Hell hath no fury like a woman scorned,’ goes the idiom. What makes this phrase universal with young angst-laden rockers is that it applies to their consistent song-writing frame of mind. The only variable dynamic for them becomes women/life/parents/system or, in this case, politics.
The relatively unknown city band Heathen Beast definitely lives by that Shakespearian quote. Just a year old, the three-piece band has already released their first statement-making EP online, Ayodhya Burns. “Ayodhya Burns is our take on the Babri Masjid verdict and how it has affected this country and created so many divides. It’s also about how politicians have abused religion and turned this country into a war zone.
We always knew we wanted to write about India and bring our culture into our music, but not about mythology. We want to sing about things that affect us now, our present, our politics,” explains Carvaka, the lead guitarist and vocalist of the band.
Heavy and raw, this black metal trio’s EP screams strong ideology in the form of heavy growls, reverberating drumbeats and incendiary guitars riffs. What sets them apart is not just their theme, but also their melodies.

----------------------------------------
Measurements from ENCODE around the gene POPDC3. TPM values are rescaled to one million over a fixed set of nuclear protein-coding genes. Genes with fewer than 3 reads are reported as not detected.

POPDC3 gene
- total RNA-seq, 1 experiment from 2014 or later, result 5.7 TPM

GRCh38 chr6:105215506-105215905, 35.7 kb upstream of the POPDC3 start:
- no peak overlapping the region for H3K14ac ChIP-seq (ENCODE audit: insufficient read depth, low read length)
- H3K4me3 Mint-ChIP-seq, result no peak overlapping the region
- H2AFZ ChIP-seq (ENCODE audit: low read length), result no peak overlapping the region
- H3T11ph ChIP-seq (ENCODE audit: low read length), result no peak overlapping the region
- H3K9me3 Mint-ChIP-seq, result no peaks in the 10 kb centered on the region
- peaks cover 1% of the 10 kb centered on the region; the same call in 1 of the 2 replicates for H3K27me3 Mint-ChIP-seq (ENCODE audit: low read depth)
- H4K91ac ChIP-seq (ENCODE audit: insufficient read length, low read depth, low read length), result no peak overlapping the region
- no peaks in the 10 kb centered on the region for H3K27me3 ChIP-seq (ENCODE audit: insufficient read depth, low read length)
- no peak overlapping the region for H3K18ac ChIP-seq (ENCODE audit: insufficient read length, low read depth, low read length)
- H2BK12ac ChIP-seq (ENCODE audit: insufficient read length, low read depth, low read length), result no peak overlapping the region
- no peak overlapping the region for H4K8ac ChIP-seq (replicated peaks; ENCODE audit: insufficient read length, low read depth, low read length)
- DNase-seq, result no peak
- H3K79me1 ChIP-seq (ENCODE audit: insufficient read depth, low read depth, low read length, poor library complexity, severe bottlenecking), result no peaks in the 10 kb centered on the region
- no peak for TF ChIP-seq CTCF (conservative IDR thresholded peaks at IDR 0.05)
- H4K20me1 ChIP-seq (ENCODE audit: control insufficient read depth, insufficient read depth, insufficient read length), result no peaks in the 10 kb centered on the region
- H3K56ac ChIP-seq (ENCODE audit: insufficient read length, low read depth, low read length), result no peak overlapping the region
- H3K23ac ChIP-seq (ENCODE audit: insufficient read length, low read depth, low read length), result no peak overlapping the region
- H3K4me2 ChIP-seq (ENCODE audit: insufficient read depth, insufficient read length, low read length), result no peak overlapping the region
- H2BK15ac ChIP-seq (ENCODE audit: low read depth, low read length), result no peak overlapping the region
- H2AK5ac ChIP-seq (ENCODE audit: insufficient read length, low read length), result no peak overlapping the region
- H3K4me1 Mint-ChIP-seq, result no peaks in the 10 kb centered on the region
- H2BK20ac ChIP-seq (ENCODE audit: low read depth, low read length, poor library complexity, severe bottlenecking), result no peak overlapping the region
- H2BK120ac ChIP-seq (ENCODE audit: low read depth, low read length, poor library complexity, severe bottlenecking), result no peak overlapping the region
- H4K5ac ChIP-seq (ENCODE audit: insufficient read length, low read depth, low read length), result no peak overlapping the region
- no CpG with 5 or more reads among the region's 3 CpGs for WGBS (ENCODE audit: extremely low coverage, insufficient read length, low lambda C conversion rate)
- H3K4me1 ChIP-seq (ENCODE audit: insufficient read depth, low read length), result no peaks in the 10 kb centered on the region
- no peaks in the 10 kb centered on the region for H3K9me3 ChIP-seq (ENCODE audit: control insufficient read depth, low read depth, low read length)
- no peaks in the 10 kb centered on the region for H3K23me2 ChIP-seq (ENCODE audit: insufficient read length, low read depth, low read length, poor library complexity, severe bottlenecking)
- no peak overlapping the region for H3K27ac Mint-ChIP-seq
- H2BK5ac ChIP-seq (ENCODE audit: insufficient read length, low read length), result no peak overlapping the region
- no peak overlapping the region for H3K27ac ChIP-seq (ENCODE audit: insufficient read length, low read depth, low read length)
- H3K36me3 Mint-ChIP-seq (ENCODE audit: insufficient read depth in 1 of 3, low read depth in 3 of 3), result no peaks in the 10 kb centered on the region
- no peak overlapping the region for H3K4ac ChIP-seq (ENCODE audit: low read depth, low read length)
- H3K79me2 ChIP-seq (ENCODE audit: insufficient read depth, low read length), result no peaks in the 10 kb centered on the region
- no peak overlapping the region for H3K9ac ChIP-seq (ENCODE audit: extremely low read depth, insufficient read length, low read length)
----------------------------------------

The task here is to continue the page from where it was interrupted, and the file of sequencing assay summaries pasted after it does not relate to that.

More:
“We basically play black metal but with a different mindset. While Black Metal is satanic in nature, we are atheists and are not against any one particular religion. We pick on the misinterpretation of religion and how it affects us, which is why we chose to release the EP online on 26/11,” adds Carvaka, who says that they chose the release date to offer the album as a tribute to the victims of the tragedy in Mumbai.
“The date 26/11 is obviously significant because of the terrorist attacks and so it made sense to release it then. After all, the very core of that attack boils down to religion. We understand politics is important for a democracy to function, but misuse of the power can cause a lot of destruction,” says Carvaka.
Joining Carvaka in his endeavour to promote Black Metal are bassist Samkhya and drummer Mimasa. Heathen Beast has so far, not played a major gig in the city and is waiting for the right stage to showcase their talent. They are hiding behind their EP cover and are only willing to interact via Ayodhya Burns.
“We just want our music to speak for itself for now. When we are ready, we will come out in the public. Since our cause is very sensitive, we just want to be heard,” says Carvaka. “We’d rather not be hunted down by some politician.”
Black Metal band Heathen Beast’s Ayodhya Burns is available for download at www.sendspace.com/file/